Manchester Jazz – Jazz on a Sunday
Reporter: Tony Sheldon
Date online: 23 November 2010
A welcome return to Jazz on a Sunday by Mart Rodger’s Manchester Jazz, and off to a fine start with “All The Girls Go Crazy” and the powerful trumpet of Alan Dent.
“Wabash Blues” presented nicely spaced pieces for Rodger’s clarinet, Eric Brierley’s trombone and the bluesy banjo of Charlie Bentley.
“Deed I Do” brought a vocal from Brierley with neat front line interplay.
The sorrow within was shown in the smooth interaction of the front three in the arrangement of “Sobbing Blues” and Rodger’s clarinet blended tightly with the rhythm section in “If I Ever Cease To Love”.
A bossanova style intro bu drummer Chris Pendlebury with brush and stick to the Artie Shaw favourite “Frenesi” welcomes Rodger’s clarinet talent, Bentley’s banjo and a duet for drums and Colin Smith on double bass.
“Georgia on my Mind” with Brierley’s vocal and Bentley’s guitar lef to the interval number “St Thomas” Caribbean vibes with front line melodic fusion and neat interludes for banjo and drums.
The slow strains of New Orleans “Louisiana” settled the refreshed aficionados leading to King Oliver’s “Riverside Blues”, the melancholy trials and tribulations of the trombone with integral banjo and fine trumpet and clarinet.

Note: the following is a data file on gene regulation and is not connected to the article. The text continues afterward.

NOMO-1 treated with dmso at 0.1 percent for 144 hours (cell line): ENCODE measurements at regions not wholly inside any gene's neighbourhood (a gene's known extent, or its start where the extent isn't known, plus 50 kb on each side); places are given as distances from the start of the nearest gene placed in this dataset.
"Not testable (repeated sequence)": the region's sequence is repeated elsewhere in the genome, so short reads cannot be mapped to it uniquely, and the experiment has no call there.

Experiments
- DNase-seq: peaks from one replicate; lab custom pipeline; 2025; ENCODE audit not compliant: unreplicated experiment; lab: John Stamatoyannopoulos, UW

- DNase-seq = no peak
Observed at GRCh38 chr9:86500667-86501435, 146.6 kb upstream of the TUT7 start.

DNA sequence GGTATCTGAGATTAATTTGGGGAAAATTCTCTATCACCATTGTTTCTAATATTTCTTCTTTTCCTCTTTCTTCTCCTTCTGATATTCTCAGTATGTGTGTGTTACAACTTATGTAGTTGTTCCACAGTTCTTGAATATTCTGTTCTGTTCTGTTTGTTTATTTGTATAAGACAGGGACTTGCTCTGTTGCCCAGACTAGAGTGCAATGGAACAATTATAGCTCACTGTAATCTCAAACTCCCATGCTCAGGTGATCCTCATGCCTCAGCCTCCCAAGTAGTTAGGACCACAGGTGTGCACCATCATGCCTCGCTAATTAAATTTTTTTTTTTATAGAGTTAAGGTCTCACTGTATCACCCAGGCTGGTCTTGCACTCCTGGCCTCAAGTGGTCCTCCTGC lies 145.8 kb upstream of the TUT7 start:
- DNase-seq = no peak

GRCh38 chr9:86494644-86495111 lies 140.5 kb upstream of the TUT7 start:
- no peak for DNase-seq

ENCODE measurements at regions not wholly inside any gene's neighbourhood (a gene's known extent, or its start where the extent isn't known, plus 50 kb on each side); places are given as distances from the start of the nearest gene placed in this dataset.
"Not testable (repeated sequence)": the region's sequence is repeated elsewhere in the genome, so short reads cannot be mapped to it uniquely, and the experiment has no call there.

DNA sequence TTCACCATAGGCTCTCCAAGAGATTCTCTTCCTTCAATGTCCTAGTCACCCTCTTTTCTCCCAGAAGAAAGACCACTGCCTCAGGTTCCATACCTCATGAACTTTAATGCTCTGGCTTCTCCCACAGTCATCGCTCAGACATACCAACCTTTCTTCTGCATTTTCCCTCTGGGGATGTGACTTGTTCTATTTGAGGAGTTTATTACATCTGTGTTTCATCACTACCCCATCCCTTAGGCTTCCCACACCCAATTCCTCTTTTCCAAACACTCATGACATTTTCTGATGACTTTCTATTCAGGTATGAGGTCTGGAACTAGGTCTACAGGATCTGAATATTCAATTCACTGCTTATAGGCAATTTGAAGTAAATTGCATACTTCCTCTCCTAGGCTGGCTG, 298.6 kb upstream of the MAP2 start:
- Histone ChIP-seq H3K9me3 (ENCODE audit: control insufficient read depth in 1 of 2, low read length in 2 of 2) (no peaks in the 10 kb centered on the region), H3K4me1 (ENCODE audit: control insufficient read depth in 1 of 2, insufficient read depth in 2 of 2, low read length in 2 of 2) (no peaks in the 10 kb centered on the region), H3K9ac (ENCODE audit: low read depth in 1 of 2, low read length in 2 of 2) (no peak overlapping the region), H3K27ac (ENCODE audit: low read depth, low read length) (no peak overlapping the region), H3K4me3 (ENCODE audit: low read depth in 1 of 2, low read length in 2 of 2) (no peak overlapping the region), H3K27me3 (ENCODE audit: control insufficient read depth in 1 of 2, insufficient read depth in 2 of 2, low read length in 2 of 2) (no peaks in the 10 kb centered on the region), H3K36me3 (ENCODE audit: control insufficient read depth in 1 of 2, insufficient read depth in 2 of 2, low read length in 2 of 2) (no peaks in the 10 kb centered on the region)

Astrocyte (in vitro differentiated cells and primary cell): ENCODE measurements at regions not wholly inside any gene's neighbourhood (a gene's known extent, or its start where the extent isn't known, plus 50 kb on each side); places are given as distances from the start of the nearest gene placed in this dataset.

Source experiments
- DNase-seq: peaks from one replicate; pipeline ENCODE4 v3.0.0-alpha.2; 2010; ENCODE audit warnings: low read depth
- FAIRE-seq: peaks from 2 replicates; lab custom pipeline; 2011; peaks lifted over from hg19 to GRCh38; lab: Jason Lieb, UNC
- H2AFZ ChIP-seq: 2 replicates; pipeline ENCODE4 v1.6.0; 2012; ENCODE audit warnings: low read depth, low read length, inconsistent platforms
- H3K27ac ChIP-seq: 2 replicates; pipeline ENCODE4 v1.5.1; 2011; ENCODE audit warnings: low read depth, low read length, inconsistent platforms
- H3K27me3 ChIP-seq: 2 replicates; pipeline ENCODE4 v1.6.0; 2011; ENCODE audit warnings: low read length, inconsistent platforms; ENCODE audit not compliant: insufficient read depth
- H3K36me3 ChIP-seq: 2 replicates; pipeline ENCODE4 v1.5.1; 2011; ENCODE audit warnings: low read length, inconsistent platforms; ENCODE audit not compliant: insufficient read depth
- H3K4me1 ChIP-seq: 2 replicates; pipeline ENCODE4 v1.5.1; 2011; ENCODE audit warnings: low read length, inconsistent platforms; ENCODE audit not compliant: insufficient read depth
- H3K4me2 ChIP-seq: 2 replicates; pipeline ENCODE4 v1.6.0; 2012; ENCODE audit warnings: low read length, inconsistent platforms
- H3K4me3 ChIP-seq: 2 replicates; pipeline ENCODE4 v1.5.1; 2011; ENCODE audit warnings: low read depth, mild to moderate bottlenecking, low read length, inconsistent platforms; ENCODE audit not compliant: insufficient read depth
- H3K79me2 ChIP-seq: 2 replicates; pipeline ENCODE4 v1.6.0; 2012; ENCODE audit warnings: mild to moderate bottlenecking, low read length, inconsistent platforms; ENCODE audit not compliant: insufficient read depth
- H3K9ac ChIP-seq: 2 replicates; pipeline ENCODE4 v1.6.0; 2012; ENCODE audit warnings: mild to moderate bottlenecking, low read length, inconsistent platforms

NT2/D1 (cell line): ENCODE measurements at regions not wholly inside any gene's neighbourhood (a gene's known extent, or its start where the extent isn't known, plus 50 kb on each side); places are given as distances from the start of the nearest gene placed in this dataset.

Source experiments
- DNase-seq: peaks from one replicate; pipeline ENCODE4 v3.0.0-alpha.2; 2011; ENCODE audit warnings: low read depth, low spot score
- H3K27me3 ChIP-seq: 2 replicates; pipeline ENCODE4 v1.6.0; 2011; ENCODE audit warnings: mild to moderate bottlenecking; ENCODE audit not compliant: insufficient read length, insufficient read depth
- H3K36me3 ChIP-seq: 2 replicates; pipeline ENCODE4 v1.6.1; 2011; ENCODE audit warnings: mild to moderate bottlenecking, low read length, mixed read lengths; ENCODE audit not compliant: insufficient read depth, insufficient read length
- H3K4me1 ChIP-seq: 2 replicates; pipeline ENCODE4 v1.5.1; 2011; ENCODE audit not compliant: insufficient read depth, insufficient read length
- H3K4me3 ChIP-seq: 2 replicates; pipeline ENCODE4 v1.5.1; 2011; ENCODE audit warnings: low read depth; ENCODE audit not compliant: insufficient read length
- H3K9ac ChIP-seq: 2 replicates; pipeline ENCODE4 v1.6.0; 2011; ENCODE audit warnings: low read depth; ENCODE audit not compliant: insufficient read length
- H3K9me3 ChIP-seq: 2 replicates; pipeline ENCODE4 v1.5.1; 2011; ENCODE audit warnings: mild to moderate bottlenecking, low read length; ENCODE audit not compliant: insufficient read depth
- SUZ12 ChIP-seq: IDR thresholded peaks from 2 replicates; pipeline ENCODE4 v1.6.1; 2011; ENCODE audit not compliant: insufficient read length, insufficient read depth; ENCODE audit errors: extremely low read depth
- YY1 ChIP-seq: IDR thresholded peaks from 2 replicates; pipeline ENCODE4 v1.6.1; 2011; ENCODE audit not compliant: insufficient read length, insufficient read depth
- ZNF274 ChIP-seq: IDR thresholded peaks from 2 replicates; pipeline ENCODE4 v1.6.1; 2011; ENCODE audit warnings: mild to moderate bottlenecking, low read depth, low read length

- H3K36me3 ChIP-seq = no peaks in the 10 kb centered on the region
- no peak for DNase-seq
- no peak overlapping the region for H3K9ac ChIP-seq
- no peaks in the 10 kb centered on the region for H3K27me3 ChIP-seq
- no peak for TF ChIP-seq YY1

The smiling face vocal and banjo of Bentley told us “When the Midnight Choo-Choo Leaves for Alabam” with front line jollity and “Kansas City Stomp” featured Smith on tuba with Bentley’s banjo and the front three stomping along.
The Ink Spots’ “I’ll Never Smile Again ‘til I Smile at You”, a gentle tale of sadness beautifully arranged for front line finery and trumpet finesse faded away for the second interval offering written by Colin Smith “Saving all my Pennies” with the front line backing a vocal from Mart Rodger.
It was the voice of Rodger starting the final set with Fats Waller’s “Let’s Sing Again” with a solo piece for Smith’s double bass. Dent’s powerful trumpet led Clarence Williams’ “Kansas City Men Blues” with Brierley’s frenetically sliding trombone, and it was Brierley taking the vocal in the swinging “Jeepers Creepers”.
“Strange Blues” slowly built up for the smooth trumpet and clarinet strains whilst Dent’s muted trumpet interplayed with clarinet, banjo and double bass in “Oriental Man”.
Brierley’s gentle wistful trombone accompanied his vocal in the melancholy “I’m Going to Move to the Outskirts of Town” before Bentley’s vocal and banjo went “Sailing Down Chesapeake Bay” – they do a lot of travelling this band!
It was time to go, and the band played out at full throttle “It Don’t Mean a Thing if you ain’t got that Swing”. Rodger’s band played 22 numbers of which 12 I have rarely heard played, and the appreciation of the audience was obvious to see.
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